Hibernating Bear Politics or an Explanation of the Dullness of Contemporary Political Practice

Whenever I try to explain contemporary politics to myself, I look to simple analogies or metaphors. I find the metaphor of the hibernating bear most useful in this respect. The bear to survive in winter when food is short, hibernates. Waking only in spring when food supplies are plentiful again. To me this explains perfectly the behaviour of the British Labour Party.

They have been beaten in serial elections and the last in 2019 suggested that they face an existential crisis. Supposedly core voters have defected to the winning party giving them an overwhelming majority in the House of Commons. Their dominance is such that they can pass legislation that disadvantages the opposition making it almost impossible for them to win the next election, without facing any real opposition in parliament. Labour as serially defeated party have opted for survival mode. Hibernating during the long winter of Conservative ascendancy and only coming out of hibernation in the political spring. The political spring is expected to occur in or about the time of the next election, when the increasing unpopularity of the government renders then vulnerable.

Political hibernation is a peculiar thing, it means keeping your heads down and doing nothing that would attract negative headlines.In practice this means doing just enough to remind people that you are still around, but nothing anything dramatic that might attract negative headlines or offer any hostages to the future. Operating in this mode the leadership will criticise the government, but not go as far as offering any policies of their own. Just this week the opposition criticised the government for funding social care through an increase in national insurance charges as it would impact negatively on the lowest paid, but avoided making comment to any alternative policy. A somnolent politics or as the opposition would describe a cautious and realistic politics. Whatever it might be it a curiously dull, stupefying type of politics.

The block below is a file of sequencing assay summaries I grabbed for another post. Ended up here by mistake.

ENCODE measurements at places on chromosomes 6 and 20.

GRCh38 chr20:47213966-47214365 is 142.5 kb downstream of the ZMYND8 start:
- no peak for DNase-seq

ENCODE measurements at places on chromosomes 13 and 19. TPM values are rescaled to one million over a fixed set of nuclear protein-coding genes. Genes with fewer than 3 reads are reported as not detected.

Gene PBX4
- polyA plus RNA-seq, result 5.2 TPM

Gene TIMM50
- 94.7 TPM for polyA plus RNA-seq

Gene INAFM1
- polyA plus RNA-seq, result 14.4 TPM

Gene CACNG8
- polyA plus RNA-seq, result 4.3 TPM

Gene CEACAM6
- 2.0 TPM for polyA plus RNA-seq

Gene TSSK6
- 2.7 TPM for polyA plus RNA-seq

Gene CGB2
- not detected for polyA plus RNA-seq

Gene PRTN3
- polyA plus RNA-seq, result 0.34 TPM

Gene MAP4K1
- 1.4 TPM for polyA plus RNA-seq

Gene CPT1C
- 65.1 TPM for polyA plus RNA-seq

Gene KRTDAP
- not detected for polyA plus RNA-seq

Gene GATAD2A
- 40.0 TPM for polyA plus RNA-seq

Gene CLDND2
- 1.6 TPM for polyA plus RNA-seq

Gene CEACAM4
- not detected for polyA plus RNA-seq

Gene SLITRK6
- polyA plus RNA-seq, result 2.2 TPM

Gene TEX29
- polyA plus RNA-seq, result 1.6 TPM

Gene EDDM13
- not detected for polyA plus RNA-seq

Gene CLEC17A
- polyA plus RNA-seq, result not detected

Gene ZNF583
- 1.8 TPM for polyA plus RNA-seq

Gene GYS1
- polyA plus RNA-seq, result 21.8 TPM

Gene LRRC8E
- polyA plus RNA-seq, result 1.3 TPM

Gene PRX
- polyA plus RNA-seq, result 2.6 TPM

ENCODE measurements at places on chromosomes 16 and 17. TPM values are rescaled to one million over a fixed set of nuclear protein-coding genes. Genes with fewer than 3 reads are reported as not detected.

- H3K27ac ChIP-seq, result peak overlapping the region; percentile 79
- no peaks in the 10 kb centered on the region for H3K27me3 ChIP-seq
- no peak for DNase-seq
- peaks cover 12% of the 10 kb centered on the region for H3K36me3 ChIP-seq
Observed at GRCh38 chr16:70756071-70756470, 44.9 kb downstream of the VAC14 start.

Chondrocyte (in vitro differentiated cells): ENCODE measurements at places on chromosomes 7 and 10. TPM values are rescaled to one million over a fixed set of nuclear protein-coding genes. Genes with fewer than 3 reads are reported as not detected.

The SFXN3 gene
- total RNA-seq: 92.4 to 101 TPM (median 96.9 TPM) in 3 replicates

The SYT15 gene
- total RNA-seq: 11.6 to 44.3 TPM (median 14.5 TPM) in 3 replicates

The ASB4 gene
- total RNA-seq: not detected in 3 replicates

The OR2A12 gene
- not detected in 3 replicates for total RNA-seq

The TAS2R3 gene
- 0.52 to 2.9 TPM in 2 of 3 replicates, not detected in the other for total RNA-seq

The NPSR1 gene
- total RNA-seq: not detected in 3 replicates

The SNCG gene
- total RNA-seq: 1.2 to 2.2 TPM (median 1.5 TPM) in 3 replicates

Again referring to the hibernating bear, that bear through hibernation is husbanding their strength, waiting to use it again in spring, when food sources are abundant and its strength will be used most profitably. Similarly the opposition can and does argue that it must husband its strength, that is resources until the general election, when those resources can be used to greatest advantage. The election is the only contest that matters and as with the bear, over activity now will only exhaust its resources for little return. It might even threaten its survival.

While opting for survival over a more active politics might appear sound practice it has its disadvantages. When the bear awakens in spring it’s weak and must immediately find food if its to survive. Similarly the long period of somnolent or minimalist political politics leaves the opposition weakened. Going from a time ultra cautious practice to a period of hyperactivity is fraught with danger. If politics is not practised with vigour it can ossify. The young idealistic activists would have long left the party, putt off by its caution and switched allegiance to other radical parties that share their idealism. A problem particularly true of the Labour Party, whose young idealistic activists practise a left wing radical politics not shared by the leadership. Fearing these young pretenders to the throne will alienate the media and key swing voters, the party leadership seeks to discourage and repress them. Offering a collective sigh of relief when these disruptive activists leave the party in disgust at the leaderships passivity and conservatism. However these enthusiasts are the very people the party needs at elections. Being at a huge financial disadvantage, the Conservatives have huge financial resources compared to the Labour Party and they can massively outspend them at elections. What the Conservatives lack is a youthful enthusiastic membership that can knock on doors and campaign actively in the constituencies. An advantage that can offset the Conservatives financial muscle. I fear the Labour Party will be like the hibernating bear that has slept too long and found that all its rivals have already taken possession of the best food sources.

The hibernating bear metaphor leaves me pessimistic for the future. While the politics of hibernation may enable a political party to survive it does not turn it into a winner. Probably the best that can be hoped is that at the next election the party retains sufficient MPs be competitive at some future election. Although there is an alternative scenario, a harsh one that derives from the cruelty of nature. Old bears weaken through age may not be able to compete with younger bears for food and consequently die. Similarly there is a chance that the somnolent Labour Party will be displaced by a younger radical rival, as happened when the Labour Party replaced the Liberal Party as the other majority party in the 1920s.

I write this as a disillusioned Labour supporter, trying to make sense of the nullity of the politics practised by the party of which I have been a lifelong supporter. Why a former party of radical idealism, has become an uninspiring party of caution? A political party that appears dead in the water. Also I must add that I think the survival politics as practised by the British Labour Party is not unique to the UK.

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